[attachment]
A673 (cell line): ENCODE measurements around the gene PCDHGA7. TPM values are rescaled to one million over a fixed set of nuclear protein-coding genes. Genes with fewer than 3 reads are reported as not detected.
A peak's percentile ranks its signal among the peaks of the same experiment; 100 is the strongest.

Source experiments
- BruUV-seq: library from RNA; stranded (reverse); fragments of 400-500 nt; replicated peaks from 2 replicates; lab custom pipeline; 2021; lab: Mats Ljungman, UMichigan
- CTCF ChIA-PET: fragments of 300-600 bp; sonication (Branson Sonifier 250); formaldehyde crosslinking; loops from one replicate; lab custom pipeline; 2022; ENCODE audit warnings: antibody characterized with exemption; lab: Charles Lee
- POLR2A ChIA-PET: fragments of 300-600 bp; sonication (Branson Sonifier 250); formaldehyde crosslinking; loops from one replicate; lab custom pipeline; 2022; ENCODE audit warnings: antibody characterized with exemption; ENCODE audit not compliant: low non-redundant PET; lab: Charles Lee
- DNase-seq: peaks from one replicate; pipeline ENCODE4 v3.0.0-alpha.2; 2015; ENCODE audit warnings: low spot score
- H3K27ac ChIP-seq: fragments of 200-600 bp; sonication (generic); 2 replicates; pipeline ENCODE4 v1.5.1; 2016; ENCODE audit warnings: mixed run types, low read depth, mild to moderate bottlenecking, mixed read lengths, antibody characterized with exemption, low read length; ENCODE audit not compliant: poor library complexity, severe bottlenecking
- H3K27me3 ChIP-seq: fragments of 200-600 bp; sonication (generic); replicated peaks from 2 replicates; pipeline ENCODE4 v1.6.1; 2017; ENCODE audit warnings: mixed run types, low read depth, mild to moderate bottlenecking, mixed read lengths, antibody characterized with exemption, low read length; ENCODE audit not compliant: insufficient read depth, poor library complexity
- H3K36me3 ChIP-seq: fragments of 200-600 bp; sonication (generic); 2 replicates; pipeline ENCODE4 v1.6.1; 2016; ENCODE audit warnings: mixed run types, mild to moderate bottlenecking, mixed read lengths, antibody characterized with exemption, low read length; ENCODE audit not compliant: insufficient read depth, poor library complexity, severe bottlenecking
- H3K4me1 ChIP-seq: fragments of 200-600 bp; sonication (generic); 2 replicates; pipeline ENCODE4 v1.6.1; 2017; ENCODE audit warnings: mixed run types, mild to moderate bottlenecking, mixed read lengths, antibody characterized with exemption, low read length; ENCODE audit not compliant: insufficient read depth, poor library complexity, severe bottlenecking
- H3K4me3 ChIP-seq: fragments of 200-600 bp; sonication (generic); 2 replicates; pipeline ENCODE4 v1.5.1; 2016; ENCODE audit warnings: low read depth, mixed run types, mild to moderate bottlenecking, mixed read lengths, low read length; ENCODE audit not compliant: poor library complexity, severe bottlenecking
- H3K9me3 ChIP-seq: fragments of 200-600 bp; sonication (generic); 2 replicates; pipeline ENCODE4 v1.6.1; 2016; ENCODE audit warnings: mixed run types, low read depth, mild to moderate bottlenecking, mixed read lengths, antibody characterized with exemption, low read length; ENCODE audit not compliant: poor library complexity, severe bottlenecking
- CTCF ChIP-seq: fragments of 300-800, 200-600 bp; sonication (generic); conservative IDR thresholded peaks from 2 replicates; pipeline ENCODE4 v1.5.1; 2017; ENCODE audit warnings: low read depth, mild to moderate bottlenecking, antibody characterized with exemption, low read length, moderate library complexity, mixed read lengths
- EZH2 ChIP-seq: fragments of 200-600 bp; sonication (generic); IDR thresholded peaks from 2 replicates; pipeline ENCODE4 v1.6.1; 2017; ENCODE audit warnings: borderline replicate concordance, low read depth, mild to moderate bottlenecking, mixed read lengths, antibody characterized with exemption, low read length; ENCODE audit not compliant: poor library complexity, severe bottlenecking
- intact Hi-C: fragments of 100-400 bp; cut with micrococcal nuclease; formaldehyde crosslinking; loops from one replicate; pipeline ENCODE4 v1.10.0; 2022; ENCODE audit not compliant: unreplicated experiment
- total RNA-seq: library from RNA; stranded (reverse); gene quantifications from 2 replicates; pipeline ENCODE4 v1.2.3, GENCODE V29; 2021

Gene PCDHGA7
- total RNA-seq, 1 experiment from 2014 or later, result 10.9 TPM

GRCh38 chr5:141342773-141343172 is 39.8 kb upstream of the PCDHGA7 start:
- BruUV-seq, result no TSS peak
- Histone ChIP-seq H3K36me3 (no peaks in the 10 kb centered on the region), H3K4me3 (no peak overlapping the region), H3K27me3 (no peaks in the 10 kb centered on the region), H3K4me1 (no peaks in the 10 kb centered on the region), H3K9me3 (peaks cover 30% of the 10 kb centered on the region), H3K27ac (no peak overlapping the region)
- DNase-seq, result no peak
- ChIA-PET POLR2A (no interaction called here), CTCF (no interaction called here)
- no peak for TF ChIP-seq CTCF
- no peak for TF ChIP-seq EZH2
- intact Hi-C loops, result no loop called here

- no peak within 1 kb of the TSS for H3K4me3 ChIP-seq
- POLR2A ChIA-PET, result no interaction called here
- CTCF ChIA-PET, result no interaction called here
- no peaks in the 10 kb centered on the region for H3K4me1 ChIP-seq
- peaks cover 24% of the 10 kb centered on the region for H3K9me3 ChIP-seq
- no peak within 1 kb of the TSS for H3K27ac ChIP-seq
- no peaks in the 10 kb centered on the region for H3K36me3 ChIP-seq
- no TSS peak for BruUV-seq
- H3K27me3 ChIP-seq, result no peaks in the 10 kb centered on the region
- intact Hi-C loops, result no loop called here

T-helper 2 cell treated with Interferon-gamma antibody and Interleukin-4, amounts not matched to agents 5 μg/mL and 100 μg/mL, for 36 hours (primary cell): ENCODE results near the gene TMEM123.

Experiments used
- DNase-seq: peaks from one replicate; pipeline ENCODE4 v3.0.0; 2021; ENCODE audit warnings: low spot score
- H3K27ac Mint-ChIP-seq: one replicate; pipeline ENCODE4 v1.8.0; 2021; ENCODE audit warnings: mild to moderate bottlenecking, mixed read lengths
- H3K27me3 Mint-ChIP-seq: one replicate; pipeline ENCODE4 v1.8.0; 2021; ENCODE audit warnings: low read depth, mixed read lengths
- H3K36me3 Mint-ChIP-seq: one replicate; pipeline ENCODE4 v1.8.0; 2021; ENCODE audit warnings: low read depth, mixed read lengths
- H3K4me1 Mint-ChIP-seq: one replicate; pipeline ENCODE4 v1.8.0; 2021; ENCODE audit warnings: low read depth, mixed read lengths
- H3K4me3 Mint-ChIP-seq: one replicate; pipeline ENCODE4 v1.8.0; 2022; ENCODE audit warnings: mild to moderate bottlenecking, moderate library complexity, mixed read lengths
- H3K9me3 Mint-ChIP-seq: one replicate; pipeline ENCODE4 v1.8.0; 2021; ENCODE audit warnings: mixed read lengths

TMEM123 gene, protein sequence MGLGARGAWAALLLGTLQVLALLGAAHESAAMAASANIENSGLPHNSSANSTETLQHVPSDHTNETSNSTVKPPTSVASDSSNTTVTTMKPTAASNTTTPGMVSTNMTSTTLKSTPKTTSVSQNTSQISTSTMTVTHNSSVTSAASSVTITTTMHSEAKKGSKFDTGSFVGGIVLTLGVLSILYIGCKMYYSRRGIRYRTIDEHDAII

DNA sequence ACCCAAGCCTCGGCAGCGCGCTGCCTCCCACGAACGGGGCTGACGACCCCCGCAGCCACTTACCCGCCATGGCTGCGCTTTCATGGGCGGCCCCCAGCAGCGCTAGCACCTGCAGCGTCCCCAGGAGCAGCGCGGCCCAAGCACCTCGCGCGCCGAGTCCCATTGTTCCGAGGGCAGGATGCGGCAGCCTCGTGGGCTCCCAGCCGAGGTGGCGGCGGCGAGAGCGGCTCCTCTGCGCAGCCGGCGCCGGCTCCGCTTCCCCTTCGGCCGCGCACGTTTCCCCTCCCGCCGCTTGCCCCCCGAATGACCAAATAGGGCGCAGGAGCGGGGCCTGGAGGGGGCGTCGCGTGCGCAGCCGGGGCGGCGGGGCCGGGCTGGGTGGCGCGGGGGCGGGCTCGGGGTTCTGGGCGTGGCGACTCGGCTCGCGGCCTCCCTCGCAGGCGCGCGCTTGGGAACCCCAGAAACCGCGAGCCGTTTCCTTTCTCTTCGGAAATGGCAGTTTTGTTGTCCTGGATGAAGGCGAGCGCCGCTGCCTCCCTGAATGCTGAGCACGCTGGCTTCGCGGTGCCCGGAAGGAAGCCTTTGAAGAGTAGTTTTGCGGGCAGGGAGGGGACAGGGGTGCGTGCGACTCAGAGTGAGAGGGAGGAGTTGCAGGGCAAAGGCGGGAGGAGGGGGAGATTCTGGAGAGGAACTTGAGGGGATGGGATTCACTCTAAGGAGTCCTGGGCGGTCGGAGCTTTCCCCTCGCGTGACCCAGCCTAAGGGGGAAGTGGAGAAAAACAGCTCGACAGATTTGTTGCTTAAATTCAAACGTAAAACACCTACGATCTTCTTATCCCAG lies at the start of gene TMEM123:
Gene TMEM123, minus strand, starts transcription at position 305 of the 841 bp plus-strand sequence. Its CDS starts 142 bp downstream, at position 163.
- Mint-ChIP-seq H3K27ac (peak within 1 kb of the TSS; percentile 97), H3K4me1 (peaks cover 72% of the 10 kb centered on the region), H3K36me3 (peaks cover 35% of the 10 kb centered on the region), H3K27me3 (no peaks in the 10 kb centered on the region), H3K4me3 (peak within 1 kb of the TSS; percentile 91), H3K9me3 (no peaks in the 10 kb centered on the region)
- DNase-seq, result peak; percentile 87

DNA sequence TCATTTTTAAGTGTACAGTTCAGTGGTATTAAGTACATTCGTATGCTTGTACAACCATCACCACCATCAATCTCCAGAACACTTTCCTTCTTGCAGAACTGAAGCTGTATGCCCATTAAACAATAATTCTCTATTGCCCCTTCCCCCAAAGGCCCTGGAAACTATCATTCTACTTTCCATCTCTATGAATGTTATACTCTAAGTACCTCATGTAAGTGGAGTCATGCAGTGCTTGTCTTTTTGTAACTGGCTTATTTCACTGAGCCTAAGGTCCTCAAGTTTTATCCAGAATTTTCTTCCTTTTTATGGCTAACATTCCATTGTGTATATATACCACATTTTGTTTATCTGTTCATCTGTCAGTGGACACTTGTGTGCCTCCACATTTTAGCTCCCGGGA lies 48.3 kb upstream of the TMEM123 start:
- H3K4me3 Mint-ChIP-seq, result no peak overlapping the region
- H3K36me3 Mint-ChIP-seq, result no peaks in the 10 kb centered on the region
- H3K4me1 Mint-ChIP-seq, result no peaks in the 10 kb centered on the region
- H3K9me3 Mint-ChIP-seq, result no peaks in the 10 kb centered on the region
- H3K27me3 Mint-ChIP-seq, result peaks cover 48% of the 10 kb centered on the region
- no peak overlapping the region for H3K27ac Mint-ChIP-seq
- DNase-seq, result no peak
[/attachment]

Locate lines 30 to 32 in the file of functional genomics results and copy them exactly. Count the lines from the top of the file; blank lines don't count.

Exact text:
- CTCF ChIA-PET, result no interaction called here
- no peaks in the 10 kb centered on the region for H3K4me1 ChIP-seq
- peaks cover 24% of the 10 kb centered on the region for H3K9me3 ChIP-seq